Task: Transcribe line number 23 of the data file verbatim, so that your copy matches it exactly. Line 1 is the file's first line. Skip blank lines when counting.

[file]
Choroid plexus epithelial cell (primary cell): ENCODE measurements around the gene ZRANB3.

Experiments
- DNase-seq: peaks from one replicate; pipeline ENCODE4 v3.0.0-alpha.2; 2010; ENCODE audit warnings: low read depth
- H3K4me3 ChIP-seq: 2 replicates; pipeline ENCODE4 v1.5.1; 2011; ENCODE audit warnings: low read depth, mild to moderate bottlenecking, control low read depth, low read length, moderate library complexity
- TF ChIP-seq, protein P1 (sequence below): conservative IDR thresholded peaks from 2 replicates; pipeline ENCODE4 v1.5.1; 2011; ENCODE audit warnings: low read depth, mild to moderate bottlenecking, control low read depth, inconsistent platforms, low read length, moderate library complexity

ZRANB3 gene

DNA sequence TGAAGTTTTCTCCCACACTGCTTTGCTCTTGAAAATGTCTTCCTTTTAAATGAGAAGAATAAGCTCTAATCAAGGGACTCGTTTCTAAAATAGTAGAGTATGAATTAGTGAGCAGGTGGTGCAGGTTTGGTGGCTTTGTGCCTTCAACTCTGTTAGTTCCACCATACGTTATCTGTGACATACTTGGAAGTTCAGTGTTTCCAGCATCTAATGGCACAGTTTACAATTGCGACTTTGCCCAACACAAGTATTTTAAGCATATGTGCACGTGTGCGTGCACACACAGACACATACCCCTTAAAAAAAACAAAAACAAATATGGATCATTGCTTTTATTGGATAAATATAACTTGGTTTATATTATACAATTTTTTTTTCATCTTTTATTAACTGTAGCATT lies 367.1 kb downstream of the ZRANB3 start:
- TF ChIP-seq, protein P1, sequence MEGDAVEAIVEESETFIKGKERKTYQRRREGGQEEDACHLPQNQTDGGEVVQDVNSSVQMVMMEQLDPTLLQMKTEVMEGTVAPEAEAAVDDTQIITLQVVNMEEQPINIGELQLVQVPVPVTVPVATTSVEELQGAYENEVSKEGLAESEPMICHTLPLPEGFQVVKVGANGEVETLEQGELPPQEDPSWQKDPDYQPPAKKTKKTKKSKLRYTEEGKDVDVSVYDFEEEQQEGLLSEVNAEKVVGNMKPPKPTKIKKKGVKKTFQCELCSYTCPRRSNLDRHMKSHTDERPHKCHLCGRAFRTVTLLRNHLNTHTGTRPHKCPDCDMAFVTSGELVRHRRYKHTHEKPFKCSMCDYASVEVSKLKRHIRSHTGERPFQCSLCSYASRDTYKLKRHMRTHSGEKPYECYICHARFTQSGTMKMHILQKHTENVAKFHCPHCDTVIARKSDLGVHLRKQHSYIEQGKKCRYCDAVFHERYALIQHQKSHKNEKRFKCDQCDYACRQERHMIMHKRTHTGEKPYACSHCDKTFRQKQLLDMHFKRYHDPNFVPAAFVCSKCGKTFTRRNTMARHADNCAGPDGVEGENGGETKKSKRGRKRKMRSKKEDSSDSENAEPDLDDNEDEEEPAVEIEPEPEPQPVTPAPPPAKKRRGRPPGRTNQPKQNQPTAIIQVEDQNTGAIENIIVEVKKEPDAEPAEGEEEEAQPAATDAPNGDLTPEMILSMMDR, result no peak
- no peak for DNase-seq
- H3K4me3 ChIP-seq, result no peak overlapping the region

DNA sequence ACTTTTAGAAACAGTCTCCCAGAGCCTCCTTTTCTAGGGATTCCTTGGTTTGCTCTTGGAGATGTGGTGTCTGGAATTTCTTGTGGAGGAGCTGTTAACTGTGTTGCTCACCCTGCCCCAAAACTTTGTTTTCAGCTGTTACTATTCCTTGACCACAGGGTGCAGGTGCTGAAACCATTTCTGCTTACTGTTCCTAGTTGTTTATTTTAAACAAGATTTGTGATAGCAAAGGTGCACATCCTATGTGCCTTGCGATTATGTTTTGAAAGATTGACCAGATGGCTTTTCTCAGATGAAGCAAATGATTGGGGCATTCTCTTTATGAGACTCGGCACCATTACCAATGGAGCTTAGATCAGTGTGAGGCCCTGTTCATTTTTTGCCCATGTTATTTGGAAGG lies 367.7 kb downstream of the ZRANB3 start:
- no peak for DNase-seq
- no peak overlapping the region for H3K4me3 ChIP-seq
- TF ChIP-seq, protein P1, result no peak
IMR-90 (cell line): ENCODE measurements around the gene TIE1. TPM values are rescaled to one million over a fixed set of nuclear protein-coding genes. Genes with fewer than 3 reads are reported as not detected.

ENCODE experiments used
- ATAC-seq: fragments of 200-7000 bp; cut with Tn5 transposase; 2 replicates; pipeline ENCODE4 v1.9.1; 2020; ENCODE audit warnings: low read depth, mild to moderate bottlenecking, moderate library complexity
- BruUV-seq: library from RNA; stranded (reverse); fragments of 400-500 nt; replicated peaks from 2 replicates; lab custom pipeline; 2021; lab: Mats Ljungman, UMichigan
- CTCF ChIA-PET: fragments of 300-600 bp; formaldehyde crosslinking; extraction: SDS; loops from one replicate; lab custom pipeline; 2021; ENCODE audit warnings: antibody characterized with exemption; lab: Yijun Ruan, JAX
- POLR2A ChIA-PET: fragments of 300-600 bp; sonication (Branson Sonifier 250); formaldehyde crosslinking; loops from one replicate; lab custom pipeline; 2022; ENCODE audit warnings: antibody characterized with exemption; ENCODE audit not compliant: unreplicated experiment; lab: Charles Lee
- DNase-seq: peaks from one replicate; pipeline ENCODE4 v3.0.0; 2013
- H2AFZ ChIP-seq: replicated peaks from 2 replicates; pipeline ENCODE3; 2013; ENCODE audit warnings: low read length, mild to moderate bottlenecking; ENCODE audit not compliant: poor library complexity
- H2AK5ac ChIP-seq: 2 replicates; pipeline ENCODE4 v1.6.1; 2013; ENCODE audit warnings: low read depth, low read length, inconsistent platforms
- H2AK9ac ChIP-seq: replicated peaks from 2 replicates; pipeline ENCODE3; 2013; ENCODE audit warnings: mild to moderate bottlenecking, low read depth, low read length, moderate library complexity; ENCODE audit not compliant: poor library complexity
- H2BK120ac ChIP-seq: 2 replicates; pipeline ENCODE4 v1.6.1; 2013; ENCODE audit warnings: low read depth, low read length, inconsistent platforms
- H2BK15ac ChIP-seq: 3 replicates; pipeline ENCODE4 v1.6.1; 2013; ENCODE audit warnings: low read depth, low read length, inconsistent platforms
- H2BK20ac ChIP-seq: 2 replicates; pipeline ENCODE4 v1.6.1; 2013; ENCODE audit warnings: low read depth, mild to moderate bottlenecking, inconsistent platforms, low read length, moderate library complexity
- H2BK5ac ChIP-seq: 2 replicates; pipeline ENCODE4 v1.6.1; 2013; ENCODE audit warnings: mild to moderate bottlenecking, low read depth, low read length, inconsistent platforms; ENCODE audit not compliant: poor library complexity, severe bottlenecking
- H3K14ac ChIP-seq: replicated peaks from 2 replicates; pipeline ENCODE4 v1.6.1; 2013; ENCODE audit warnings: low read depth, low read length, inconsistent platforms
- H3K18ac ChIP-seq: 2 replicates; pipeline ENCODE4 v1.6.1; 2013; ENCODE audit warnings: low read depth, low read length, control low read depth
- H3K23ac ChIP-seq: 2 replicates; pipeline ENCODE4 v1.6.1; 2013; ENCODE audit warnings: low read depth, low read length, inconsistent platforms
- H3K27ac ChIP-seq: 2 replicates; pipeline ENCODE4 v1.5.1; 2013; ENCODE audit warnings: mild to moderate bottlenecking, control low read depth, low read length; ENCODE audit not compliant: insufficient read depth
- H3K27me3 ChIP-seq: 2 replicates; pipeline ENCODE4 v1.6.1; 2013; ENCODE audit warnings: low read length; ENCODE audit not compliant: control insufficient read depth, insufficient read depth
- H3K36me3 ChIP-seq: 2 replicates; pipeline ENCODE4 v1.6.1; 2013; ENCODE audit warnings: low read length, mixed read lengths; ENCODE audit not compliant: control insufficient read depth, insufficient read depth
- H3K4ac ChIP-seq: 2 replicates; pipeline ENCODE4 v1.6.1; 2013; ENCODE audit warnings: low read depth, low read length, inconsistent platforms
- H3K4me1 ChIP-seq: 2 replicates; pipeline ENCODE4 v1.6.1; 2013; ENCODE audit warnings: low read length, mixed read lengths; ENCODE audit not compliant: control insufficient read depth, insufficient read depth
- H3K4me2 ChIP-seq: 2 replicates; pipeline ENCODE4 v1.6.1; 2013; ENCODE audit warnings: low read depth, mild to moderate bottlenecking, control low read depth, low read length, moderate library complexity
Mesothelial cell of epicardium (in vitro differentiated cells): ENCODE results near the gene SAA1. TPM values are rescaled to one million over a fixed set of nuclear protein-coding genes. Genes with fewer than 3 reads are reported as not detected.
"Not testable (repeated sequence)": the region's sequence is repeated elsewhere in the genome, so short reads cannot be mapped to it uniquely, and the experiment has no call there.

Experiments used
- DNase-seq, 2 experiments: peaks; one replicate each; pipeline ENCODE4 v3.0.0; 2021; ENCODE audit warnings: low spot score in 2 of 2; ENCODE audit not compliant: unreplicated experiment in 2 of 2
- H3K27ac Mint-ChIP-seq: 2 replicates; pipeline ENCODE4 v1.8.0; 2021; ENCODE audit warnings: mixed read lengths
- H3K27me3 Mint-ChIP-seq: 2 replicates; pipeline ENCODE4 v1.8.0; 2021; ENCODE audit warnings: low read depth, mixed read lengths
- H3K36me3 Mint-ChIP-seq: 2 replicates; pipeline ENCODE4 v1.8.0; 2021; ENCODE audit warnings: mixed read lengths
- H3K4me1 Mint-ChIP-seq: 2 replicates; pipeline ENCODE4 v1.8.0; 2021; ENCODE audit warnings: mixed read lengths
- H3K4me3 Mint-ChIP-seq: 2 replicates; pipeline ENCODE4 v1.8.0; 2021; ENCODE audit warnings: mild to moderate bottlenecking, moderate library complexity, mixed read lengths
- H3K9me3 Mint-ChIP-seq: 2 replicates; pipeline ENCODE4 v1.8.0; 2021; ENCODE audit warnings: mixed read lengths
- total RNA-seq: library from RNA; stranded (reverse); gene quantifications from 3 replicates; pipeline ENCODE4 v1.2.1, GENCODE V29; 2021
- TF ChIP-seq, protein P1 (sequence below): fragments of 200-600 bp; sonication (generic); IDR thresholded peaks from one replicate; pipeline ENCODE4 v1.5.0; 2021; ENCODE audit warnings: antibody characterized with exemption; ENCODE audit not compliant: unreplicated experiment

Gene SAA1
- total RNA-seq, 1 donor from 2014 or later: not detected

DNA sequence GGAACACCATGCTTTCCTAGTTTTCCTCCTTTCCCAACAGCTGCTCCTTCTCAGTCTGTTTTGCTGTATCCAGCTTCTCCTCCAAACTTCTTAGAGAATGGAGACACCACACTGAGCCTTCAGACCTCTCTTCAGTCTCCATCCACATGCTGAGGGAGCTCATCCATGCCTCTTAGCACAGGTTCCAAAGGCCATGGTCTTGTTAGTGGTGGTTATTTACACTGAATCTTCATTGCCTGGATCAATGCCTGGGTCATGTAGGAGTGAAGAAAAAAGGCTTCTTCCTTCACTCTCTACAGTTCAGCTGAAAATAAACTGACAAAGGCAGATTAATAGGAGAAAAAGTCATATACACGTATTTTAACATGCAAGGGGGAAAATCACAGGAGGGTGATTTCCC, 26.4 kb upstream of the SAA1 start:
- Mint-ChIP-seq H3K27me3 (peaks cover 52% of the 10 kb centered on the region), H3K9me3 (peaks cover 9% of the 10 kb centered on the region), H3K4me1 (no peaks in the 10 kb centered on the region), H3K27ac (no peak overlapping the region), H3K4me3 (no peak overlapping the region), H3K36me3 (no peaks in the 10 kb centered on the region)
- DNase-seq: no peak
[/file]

- H2AK5ac ChIP-seq: 2 replicates; pipeline ENCODE4 v1.6.1; 2013; ENCODE audit warnings: low read depth, low read length, inconsistent platforms